Saturday, May 15, 2004

Games People Play: New York

* * * ¼ (out of four)
Seen 15 May 2004 at Landmark Kendall Square #2 (first-run)

Sometime, in the not-too-distant future, Games People Play will be mentioned in Congressional hearings about obscenity in movies, the reality TV phenomenon, and the basic decadence of the entertainment industry. It is one of the most gleefully exploitive movies I can recall seeing, and one of the most shamelessly manipulative. It is also, in some ways, fiendishly clever about making the audience members confront their individual attitudes toward this exploitation and manipulation. It can be viewed as either a sharp satire of unscripted television shows or the most cynical, vulgar example of them that one can imagine (until the sequel, Games People Play: Hollywood, is rolled out later this year).

One of its best qualities is that you're never quite sure how serious writer/director James Ronald Whitney is about this. He starts off addressing the audience to say that this is a pilot for a new primem time game show, in which actors compete in a variety of tasks over a seventy-two hour period in competition for a $10,000 prize. I'm not sure which networks he would be sending this pilot too - the options seem pretty much limited to Showtime and the Playboy Channel. Maybe pay per view. Because, as we quickly learn as he and two "judges" audition actors to participate in this game, we quickly learn what his ad in the trade about looking for "mentally and physically uninhibited" actors meant - the audition scene calls for nudity and simulated sex right off the bat. I want to show this audition sequence to my theater major brother as a look into the future - competition in the acting profession is fierce. However, I'm pretty sure our parents would be very, very upset at me for this.

Once three actors (Joshua Coleman, David Maynard, Scott Ryan) and three actresses (Dani Marco, Sarah Smith, Elisha Imani Wilson) are chosen, they're given a series of tasks to perform which will involve them interacting with the citizens of New York. Some are wickedly funny, some are mostly benign, and some are disturbing. The director takes care to note that everyone who participates signs a release form (indeed, a urine sample collected in the mens' first challenge doesn't count unless accompanied by a release), showing that it's not just the actors who are willing to embarrass themselves, but several "man on the street" types.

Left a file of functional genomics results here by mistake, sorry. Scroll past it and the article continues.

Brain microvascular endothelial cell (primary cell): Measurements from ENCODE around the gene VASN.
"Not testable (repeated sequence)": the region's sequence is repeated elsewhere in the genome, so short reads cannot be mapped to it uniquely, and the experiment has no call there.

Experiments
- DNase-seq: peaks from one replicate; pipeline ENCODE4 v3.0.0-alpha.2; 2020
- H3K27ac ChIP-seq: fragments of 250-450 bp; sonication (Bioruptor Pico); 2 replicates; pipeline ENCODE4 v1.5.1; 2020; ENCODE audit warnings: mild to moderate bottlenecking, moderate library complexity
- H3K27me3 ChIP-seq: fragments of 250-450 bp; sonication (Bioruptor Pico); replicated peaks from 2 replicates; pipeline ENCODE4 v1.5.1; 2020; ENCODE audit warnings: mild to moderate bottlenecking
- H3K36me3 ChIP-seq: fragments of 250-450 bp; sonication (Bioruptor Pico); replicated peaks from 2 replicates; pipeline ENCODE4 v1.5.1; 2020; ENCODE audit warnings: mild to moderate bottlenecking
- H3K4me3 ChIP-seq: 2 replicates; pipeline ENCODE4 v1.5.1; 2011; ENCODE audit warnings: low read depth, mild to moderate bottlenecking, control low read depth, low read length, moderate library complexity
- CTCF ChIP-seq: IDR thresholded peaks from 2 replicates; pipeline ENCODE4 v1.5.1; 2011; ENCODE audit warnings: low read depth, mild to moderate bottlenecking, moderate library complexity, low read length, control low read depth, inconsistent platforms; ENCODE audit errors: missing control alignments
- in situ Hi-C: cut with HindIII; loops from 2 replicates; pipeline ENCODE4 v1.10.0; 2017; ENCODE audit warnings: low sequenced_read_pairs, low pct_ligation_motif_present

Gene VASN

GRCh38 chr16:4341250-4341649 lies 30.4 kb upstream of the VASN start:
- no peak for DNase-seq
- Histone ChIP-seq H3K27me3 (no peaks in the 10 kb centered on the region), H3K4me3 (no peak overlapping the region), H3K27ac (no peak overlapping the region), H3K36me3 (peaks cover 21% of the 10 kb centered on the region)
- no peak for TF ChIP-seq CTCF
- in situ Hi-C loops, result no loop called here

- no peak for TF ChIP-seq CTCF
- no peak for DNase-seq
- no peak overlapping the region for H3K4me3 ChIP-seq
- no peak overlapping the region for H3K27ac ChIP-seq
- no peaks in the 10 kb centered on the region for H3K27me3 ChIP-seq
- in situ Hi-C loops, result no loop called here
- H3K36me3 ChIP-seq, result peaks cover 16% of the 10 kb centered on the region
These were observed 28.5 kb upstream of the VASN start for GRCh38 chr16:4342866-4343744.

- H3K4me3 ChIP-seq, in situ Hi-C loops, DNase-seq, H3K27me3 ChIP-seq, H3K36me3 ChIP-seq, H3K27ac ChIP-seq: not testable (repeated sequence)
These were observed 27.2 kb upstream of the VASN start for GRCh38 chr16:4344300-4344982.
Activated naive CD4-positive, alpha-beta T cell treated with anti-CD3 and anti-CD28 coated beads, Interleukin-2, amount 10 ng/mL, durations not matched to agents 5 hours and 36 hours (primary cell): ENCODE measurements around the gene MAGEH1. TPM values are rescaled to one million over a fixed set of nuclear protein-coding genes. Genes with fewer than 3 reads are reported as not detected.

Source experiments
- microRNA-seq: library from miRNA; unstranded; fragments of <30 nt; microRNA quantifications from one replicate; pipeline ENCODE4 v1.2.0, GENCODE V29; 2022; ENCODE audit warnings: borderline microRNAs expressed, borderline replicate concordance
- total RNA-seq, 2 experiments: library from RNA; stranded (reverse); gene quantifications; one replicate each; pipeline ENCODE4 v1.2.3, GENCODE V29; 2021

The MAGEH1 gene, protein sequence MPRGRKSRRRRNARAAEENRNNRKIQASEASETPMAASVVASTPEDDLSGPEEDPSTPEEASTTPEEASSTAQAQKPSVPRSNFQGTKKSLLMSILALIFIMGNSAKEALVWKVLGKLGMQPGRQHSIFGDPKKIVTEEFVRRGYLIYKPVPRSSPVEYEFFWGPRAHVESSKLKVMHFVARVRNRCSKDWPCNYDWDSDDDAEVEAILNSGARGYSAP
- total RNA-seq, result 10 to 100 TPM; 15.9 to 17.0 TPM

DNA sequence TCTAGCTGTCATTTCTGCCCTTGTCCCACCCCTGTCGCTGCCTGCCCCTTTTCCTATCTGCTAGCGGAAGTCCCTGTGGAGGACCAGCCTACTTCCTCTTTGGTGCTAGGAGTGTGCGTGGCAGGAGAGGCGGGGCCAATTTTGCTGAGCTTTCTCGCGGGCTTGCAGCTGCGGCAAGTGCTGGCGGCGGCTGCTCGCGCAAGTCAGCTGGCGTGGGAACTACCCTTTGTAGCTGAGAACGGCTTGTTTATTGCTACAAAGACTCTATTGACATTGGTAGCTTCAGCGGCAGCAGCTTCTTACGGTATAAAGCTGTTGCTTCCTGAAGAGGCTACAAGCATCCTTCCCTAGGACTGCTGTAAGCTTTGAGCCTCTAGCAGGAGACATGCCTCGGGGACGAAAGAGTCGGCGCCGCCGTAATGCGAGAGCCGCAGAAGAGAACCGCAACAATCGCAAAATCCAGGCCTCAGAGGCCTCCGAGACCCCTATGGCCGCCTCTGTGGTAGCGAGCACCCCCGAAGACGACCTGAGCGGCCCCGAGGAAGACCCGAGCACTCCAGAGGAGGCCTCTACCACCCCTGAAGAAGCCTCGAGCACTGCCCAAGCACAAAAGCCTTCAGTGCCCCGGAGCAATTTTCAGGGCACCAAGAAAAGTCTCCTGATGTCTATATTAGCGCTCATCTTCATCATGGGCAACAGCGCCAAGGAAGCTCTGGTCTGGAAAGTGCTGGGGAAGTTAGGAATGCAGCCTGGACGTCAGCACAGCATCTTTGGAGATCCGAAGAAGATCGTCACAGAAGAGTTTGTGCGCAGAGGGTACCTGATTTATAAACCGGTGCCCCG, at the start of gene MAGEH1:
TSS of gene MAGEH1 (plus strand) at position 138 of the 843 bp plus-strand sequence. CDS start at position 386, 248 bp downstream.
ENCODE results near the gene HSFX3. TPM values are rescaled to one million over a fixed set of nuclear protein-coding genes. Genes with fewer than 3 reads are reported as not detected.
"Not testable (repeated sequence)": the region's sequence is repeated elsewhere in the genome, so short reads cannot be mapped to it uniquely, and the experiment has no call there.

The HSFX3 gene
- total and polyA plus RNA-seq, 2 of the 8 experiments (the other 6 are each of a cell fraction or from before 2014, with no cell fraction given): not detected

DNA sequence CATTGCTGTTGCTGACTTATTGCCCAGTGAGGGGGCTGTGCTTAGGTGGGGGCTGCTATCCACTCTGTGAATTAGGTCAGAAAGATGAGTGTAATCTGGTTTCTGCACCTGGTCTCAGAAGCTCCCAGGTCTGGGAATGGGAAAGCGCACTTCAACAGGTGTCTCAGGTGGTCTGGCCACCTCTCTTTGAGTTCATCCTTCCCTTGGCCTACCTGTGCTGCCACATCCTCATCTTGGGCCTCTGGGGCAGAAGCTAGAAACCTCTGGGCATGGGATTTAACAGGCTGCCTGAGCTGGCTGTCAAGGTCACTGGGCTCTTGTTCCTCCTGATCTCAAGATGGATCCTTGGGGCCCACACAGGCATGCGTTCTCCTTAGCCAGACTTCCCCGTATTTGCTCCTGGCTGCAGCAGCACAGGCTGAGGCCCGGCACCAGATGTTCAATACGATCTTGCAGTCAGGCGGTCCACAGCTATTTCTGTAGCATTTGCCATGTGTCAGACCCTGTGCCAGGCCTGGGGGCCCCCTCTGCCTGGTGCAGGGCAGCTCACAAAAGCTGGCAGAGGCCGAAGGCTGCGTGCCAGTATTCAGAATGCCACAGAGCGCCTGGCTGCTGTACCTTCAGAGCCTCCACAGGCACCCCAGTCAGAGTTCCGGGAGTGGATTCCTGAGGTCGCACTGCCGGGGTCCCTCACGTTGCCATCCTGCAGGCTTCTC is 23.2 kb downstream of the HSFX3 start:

Meanwhile, the judges meet with the contestants. These judges, Dr. Gilda Carle and Jim Caruso, both have websites that don't appear to be clever movie publicity. As they talk, the contestants let out shocking secrets, but our cynicism has been primed - these are actors, after all, who have already shown themselves willing to do a heck of a lot more than most in the audience would for a chance at $10K. How much of what they're saying is genuine and how much is BS?

The games themselves are strongly on the exploitive side. That urine gag? Probably the most benign. Most of the others involve not only the contestants getting naked, but convincing strangers off the street to get naked, often in an unquestionably sexual context. The movie isn't sexist about it; you're going to see just as much penis as you will breast.

The inevitable "reality show twist" at the end is clever, I'll give it that - it allows the audience to feel relief, then wonder if they should, then question the whole thing. It's wonderfully ambiguous. Maybe a little too ambiguous, perhaps - I wasn't clear what role the judges played in this twist, which frustrated me. It could have ramped the viciousness of the satire up a notch, or it might have just made everything more staged.

Also, some of the inner "game" elements were underdeveloped. While the graphics and presentation had an authentic cheesy-cable-show quality to them, the "Naked Trio" event wasn't nearly as amusing as the time spent on it. Which is too bad, because it's one of the few times we got to see the contestants work with each other. Also, if this is supposed to be a pilot for a real show, a little more attention should have been paid to the aspect of keeping score and judging performances. The lack of focus on the competition sort of gave the lie to the "this just may be real" conceit. Oh, and the music was truly, utterly awful - going well beyond a parody of what a show on a low budget would use into just being intrusively bad.

This movie will cause some to react strongly, especially those who don't see the satire as amusing. I'm in the category that thinks this could have been brilliant with a little more refinement; hopefully Games People Play: Hollywood will be a slightly more polished work (its poster indicates a somewhat different focus).

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